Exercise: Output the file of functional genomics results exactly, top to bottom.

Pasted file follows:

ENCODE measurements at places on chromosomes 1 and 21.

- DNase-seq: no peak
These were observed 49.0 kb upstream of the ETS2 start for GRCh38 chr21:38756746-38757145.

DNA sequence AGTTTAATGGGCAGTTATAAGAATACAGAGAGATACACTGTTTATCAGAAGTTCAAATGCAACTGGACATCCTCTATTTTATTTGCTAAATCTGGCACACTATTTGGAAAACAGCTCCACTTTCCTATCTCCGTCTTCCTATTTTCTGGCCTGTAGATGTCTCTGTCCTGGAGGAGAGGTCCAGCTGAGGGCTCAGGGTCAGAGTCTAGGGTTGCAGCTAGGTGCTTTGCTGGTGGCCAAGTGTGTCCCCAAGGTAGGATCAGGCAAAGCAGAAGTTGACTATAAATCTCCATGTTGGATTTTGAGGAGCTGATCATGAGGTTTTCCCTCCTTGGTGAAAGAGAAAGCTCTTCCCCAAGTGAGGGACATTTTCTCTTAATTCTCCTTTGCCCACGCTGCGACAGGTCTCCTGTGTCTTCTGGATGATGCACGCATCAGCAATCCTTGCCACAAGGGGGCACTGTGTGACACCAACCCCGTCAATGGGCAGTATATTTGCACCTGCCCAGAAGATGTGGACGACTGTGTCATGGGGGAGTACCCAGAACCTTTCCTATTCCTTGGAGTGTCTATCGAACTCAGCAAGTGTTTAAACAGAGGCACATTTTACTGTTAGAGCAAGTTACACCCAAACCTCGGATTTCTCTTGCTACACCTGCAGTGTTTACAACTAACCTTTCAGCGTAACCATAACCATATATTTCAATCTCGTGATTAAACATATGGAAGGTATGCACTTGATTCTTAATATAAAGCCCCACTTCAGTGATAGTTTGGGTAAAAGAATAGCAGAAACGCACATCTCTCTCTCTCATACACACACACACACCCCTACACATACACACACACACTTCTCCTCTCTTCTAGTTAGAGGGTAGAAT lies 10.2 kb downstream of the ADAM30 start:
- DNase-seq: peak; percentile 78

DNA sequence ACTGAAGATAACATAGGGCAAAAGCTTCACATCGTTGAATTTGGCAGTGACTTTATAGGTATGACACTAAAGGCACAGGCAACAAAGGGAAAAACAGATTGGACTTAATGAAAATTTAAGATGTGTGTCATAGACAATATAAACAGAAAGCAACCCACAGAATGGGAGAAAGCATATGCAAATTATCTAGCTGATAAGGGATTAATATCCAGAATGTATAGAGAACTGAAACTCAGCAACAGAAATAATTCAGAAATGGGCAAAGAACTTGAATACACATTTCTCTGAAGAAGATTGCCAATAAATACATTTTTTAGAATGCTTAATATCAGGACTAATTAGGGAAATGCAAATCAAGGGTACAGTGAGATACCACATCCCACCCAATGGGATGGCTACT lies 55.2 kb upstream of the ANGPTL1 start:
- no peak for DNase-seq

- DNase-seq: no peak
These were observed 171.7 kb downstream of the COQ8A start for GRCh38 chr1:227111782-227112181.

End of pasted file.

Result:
ENCODE measurements at places on chromosomes 1 and 21.

- DNase-seq: no peak
These were observed 49.0 kb upstream of the ETS2 start for GRCh38 chr21:38756746-38757145.

DNA sequence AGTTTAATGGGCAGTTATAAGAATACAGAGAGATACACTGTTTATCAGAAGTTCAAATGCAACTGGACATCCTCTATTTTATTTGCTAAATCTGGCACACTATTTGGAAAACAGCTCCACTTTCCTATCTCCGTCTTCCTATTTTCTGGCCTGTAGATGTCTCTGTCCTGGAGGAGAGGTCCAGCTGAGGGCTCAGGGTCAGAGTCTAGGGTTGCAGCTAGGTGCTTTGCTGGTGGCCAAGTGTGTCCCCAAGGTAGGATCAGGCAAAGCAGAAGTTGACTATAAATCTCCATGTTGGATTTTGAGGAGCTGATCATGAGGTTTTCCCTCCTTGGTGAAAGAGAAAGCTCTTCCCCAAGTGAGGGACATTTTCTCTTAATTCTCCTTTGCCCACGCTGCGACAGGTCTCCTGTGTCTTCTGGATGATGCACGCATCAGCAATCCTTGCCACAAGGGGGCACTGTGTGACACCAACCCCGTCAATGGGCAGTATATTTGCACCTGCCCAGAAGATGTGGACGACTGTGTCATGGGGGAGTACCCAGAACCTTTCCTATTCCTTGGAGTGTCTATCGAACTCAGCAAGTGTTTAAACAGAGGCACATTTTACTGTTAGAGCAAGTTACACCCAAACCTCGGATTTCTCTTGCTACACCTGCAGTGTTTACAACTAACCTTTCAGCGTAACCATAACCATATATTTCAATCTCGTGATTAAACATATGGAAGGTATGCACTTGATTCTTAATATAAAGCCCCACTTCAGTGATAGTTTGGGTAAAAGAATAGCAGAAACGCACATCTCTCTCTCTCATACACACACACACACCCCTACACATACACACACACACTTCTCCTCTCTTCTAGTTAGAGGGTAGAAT lies 10.2 kb downstream of the ADAM30 start:
- DNase-seq: peak; percentile 78

DNA sequence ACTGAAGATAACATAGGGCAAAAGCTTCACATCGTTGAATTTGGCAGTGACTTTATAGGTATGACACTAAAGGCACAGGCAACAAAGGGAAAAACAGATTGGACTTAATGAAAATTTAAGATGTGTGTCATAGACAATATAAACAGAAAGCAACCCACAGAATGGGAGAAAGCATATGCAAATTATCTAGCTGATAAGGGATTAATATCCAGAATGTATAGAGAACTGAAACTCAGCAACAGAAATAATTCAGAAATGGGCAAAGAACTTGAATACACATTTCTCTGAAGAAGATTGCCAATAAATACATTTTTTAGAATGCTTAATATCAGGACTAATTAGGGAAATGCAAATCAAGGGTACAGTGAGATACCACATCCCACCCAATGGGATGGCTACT lies 55.2 kb upstream of the ANGPTL1 start:
- no peak for DNase-seq

- DNase-seq: no peak
These were observed 171.7 kb downstream of the COQ8A start for GRCh38 chr1:227111782-227112181.